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Monday, May 2, 2011

Answering a Reader Question #136

Anonymous Wrote:

Hi Dania,
My name is Jennifer. I am kind of paranoid when it comes to fashion shows. I was in some and I am uncomfortable (this is also the part I am paranoid with) with the boys walking passed the girls dressing room. It just makes me want to close the door even though we can't. I feel so exposed. is there any way I can stop thinking of being so exposed? I would appreciate your help. 

Hi, Jennifer! This is definitely a sensitive subject and I hope some of my suggestions are able to ease your paranoia somewhat, although each person deals with this situation differently. Below are some points that I think you should take into consideration that may help put things into perspective so that you aren't as aware about being exposed:
  • Fashion shows are go, go go: Any fashion show involves a lot of running around, quick changes and models trying to make sure they get into their place in the lineup on time. Even though you are changing, chances are the male models that are passing by aren't concerned with trying to play peek-a-boo--they want to make sure they're in their places for the show. And if they happen to be gay, well, you don't have anything that would interest them anyway haha.
  • It isn't anything they haven't seen before: I know, it sounds a tad insensitive but it's the truth. Unless the models are completely new or complete pervs (or both, haha), chances are they've seen their fair share of nude models of both genders and for them, it's just another day at the office. Semi to experienced fashion models aren't even phased by a naked body.
  • Any possible exposure is short lived: Similar to the first point, the time actually spent naked or partially naked is so quick that most times, it isn't long enough for anyone to see anything significant or give them the opportunity to stare.
  • Be confident with your body: We're all human and have our insecurities but if you are comfortable in your own skin, this goes a long way when it comes to potentially being seen by someone of the opposite sex. This doesn't mean prancing around in your undies. I find that the more confident a model is with her body, the less shy or paranoid she's likely to be when it comes to being around male models in situations that deal with changing.
One suggestion I would also make is to become friends with the male models in the show. The more comfortable you are around them, the more of a connection you'll establish. To clarify this point better, I always introduce myself to the male models and talk shop during rehearsals, in between shows and during any other downtime. We usually end up becoming friends pretty fast and from there, they develop a higher level of respect towards me. I know that when it comes to shows with male models I've worked with before, they know to turn their heads if I have to change in the same area as them and they also make sure any male models that don't know me behave. It kinda turns into a big brother type of thing. Of course I don't expect you to make friends or even get along with all of the male models you'll do shows with but if you become familiar with them, it can help you feel less paranoid because they won't feel like complete strangers.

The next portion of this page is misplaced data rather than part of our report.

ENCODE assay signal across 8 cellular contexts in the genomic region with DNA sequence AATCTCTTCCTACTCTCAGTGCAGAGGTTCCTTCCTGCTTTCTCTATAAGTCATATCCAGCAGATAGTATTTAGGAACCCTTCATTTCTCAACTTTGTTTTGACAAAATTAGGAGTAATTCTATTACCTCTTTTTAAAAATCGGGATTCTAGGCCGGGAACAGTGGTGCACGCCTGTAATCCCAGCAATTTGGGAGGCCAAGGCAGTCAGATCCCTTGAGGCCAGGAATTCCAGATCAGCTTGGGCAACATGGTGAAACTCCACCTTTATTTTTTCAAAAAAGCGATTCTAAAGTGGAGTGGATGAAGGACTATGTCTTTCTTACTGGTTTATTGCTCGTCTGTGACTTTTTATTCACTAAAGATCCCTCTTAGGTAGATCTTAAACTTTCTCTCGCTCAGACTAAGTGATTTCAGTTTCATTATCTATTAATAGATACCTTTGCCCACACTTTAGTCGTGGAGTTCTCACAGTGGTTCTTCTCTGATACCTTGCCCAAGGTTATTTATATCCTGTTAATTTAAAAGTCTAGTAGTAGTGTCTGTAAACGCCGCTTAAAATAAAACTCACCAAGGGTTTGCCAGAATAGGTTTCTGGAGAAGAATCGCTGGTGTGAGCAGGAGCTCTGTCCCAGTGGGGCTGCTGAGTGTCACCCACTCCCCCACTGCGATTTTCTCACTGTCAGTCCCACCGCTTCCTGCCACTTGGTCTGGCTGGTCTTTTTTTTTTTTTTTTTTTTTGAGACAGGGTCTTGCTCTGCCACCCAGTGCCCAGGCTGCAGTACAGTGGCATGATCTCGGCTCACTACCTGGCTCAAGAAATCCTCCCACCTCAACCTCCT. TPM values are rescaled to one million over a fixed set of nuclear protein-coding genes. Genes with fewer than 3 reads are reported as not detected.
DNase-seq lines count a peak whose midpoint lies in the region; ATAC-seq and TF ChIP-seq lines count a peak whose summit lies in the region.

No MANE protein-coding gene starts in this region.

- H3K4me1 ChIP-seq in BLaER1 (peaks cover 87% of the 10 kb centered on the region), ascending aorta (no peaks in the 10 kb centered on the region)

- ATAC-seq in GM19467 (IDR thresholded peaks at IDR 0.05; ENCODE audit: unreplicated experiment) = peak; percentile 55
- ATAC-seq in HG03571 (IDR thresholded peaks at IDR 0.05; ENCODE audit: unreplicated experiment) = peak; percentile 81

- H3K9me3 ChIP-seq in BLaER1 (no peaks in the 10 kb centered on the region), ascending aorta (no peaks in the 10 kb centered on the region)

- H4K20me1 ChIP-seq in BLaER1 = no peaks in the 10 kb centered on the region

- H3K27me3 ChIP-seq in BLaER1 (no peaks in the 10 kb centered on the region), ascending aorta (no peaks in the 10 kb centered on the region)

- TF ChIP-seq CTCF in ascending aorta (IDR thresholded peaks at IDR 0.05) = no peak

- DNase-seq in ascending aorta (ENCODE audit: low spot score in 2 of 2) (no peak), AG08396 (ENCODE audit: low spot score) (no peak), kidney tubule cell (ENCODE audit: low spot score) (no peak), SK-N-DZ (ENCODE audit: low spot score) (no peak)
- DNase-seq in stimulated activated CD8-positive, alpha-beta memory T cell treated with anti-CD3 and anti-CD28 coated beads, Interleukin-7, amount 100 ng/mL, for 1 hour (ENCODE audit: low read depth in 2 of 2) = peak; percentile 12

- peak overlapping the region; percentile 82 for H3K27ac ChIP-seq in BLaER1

It also helps to learn how to dress in a way that won't cause you to be as exposed. This may be more difficult to do since fashion shows require models to change quickly but experiment with ways to remove your top and/or bra while putting on a new garment at the same time, instead of completely being topless briefly when changing in and out. If you can find a corner or area of the changing room where you can be out of eyesight from the male models, that's also an option. Or you can change behind the girls that don't mind being exposed--they can act as a shield for you lol. I've seen girls do this before. So you have options to choose from until you feel comfortable enough to change without thinking so much about who could possibly be looking in.

I hope that helps. Another thing to keep in mind is that the more shows you do, the more accustomed you'll be to the whole changing thing. For some models this level of comfort comes much easier, while others need more time to adjust. But just know that it's all business and all work. If, in the end, you still feel as paranoid as you did in the beginning, don't force yourself to do these types of gigs where you know you'll feel uncomfortable and instead of focus on booking other types of modeling work.

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